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Canadian IT company busted for hosting Syrian govt websites

Investigations are under way after a think tank based at the University of Toronto reported that Syrian government websites are being hosted on servers based in Canada.

The report claims that 17 Syrian websites including those of the Ministries of Culture, Transport, Social Affairs and Labour, as well as Syrian television network Addounia TV, are being hosted by iWeb Technologies, a Montreal-based company, through several intermediary companies.

In reaction to the report, iWeb issued a statement saying, “Canada has enacted targeted sanctions against certain Syrian government entities and individuals. Canada has not enacted a broad embargo against doing business with Syria.”

Addounia TV is sanctioned by Canada and the European Union for inciting violence against Syrian citizens. They are part of a broad range of sanctions made against Syria by the Canadian Government in condemnation of a violent crackdown on the activities of freedom fighters in that country.

Ron Deibert, director of the university’s Citizen Lab said that its findings “peel back the layers of a complex, highly nuanced, and often seamy world of web hosting.” He added that a Syrian television network hosted in Canada is “at minimum in contradiction to Canada’s stated foreign policy.”

The Citizen Lab’s statement also claims that the Syrian government has been using the servers in an attempt to get around the sanctions.

In 2009 the University of Toronto group also uncovered a China-based online spy network, which stole Indian military secrets and hacked the Dalai Lama’s office and computers in a global espionage scheme.

Adding to these investigations, the group also disclosed evidence that Hezbollah, which Canada has labeled a terrorist organisation, is also hosted on Canadian and US-based servers to stream its television broadcasts.

This is not the first time that the Syrian websites have been found using Canadian servers. Canadian newspaper The Globe and Mail reported that in 2008 iWeb had inadvertently hosted Hezbollah-affiliated sites and when it “learned of the websites’ affiliation, it cancelled its web hosting services.”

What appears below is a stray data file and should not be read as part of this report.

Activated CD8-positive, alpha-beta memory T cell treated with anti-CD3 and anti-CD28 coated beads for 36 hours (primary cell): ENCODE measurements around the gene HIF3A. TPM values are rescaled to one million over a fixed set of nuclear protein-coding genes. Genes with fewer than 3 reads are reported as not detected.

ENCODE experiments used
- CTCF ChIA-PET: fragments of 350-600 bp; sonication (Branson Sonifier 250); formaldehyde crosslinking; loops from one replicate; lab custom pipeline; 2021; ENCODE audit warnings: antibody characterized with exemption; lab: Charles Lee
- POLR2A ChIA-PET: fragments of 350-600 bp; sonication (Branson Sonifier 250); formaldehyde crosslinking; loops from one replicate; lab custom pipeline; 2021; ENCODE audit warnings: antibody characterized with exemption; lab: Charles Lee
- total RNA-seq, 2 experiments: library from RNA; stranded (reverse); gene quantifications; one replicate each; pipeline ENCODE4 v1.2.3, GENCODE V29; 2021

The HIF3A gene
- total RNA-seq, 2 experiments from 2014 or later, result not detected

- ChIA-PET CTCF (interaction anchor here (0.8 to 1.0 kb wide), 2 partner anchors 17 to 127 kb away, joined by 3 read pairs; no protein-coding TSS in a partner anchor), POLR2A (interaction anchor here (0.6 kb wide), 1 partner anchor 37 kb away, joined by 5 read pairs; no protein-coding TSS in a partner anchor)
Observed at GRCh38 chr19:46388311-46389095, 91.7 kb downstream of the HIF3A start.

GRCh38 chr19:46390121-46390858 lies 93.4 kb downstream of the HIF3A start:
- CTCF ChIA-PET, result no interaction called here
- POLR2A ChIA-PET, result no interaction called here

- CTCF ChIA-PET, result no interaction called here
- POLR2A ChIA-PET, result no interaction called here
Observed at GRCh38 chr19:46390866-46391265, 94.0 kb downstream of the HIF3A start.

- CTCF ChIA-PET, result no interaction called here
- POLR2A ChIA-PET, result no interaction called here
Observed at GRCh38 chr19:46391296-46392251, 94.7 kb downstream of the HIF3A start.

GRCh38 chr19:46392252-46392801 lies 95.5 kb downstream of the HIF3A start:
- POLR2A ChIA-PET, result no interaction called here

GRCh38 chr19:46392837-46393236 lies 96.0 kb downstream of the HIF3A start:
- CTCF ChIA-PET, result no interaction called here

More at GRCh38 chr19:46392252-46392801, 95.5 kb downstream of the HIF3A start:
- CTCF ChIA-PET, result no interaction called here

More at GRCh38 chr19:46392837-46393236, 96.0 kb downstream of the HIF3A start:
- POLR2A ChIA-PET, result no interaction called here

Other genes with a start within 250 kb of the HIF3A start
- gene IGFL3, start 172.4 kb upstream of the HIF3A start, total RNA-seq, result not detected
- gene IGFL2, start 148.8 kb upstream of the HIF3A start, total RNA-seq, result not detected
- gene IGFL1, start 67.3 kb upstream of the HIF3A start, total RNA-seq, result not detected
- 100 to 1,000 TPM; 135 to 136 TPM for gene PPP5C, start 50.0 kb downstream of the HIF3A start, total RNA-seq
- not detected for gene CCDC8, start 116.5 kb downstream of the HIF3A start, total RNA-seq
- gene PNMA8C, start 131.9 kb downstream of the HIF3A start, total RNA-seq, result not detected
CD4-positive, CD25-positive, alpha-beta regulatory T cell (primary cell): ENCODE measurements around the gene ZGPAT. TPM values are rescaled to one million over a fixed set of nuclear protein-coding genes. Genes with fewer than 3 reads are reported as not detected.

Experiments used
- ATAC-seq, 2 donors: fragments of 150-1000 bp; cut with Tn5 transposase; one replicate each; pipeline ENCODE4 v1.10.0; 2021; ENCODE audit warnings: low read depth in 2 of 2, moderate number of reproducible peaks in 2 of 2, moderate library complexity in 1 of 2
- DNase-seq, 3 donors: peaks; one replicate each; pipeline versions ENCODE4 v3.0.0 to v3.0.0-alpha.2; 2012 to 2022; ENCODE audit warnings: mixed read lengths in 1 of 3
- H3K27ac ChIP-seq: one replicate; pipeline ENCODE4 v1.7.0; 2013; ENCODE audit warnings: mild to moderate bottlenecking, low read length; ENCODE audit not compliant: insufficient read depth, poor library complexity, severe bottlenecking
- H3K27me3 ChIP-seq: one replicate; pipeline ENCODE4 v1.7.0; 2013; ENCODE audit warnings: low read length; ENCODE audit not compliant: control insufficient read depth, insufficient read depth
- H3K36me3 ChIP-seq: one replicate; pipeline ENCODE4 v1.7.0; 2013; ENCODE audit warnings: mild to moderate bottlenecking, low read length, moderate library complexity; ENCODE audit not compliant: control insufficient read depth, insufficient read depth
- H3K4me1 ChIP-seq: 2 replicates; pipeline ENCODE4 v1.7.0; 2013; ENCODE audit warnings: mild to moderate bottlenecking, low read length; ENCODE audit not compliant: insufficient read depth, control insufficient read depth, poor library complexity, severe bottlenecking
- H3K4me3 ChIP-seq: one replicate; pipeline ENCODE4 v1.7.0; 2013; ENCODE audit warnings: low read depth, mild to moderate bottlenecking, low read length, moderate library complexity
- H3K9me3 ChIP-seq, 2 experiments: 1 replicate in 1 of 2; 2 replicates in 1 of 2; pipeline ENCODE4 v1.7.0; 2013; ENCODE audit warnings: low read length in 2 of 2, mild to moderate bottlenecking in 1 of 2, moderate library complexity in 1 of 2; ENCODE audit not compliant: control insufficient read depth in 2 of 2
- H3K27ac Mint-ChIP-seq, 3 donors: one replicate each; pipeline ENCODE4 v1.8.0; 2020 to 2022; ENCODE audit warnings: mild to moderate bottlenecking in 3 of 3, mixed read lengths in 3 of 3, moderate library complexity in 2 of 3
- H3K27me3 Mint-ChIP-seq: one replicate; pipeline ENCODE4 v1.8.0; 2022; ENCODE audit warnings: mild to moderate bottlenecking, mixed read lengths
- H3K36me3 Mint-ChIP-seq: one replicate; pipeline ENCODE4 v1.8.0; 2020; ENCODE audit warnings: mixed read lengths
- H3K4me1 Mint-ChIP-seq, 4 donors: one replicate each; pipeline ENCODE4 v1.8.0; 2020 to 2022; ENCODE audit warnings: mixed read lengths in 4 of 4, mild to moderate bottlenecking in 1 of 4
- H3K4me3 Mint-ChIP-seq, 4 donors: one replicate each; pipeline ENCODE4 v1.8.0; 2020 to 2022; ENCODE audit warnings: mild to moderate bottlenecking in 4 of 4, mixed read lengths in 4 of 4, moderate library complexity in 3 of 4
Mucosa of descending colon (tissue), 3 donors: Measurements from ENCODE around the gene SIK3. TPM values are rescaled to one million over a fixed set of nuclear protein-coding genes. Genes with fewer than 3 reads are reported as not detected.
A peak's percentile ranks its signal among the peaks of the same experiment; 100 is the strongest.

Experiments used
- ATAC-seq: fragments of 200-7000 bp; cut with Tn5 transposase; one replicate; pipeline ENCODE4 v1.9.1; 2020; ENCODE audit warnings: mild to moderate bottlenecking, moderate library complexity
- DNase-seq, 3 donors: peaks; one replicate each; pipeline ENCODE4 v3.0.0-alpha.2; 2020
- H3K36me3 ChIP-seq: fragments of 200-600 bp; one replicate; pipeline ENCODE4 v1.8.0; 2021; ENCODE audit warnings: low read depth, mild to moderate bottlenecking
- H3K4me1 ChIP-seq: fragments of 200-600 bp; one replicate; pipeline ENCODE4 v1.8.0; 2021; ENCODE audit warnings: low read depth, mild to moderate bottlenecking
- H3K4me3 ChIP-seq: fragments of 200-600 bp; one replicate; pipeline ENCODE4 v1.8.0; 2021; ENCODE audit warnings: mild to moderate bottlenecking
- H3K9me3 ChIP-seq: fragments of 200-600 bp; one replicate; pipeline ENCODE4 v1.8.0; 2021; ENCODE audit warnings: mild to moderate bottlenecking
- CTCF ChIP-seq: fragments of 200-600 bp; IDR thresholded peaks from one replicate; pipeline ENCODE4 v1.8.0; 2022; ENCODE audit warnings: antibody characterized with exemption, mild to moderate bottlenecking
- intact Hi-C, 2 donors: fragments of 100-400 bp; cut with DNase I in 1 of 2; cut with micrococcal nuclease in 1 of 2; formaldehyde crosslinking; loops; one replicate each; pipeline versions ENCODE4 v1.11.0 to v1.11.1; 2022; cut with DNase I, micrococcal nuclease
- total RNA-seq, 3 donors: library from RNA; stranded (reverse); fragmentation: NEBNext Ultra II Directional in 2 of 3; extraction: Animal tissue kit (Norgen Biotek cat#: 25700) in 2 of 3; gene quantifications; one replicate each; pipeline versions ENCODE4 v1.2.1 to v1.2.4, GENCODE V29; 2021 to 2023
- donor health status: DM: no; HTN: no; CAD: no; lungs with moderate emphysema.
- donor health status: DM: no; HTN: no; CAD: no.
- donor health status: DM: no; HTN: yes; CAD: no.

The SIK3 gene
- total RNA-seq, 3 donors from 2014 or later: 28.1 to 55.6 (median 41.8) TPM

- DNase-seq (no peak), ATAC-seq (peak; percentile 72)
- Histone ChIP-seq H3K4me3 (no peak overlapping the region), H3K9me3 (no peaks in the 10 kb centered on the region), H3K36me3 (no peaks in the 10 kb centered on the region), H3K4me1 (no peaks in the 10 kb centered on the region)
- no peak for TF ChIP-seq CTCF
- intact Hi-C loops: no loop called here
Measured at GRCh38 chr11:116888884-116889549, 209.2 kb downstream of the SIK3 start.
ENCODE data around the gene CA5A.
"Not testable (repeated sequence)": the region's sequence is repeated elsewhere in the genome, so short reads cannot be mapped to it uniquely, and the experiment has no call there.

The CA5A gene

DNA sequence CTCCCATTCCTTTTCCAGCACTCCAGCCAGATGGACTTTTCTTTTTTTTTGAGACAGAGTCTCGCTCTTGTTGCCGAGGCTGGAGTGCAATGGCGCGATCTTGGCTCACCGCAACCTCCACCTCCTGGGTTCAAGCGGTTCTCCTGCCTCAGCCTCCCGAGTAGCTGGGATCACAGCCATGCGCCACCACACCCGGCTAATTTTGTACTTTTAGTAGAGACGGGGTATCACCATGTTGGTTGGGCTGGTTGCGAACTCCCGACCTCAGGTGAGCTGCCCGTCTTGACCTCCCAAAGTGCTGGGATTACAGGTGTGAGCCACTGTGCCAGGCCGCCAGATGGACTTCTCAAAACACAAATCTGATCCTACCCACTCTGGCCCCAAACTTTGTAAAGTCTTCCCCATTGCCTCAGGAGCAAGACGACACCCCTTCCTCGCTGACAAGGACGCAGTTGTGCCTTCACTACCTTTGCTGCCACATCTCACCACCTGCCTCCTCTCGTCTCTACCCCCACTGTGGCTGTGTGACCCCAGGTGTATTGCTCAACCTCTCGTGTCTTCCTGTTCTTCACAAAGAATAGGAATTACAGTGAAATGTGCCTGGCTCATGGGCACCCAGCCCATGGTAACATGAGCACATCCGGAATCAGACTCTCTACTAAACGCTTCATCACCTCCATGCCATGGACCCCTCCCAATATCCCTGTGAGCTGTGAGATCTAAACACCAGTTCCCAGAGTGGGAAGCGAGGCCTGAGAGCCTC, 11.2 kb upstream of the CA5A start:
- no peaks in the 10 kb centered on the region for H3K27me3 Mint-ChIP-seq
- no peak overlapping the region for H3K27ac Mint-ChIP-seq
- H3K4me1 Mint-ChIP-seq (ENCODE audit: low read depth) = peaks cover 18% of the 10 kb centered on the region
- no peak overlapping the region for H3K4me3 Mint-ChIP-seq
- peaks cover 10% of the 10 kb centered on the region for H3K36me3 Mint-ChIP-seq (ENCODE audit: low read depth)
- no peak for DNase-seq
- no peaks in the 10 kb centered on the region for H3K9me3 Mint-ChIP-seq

Author | Talita Calitz

Talita Calitz
Talita studied Journalism and Visual Communication at the University of Pretoria. Travelled a bit, worked here and there and now resides in Cape Town where she’s the Communications Manager for BOS Brands (BOS Ice Tea). More
  • Mariecalitz

    goeie storie talita en goed ingelig!

  • Mike Smithson

    Have you actually seen and used one. My guess is not given your review.

    I got one 10 days ago to see what it was like and amazingly it has replaced both my lap-top and tablet.

    There’s a sheer joy in having a unit that is totally silent and boots up in seven seconds. There are no irritating software updates to deal with and, of course, the virus protection is done in the cloud.

    It’s very light and the keyboard is brilliant.

    Because the CPU has to do very little apart from supporting the browser it’s pretty fast.

    The main criticism is that you almost always need an internet connection to make it work – but how often do people use their laptops when there isn’t a connection?

    Most of us now have smartphones which have built in wi-fi hot-spots for tethering. Connectivity is not an issue 99% of the time.

    For most people the Chromebook makes traditional laptop obsolete. Maybe one day you will catch up.

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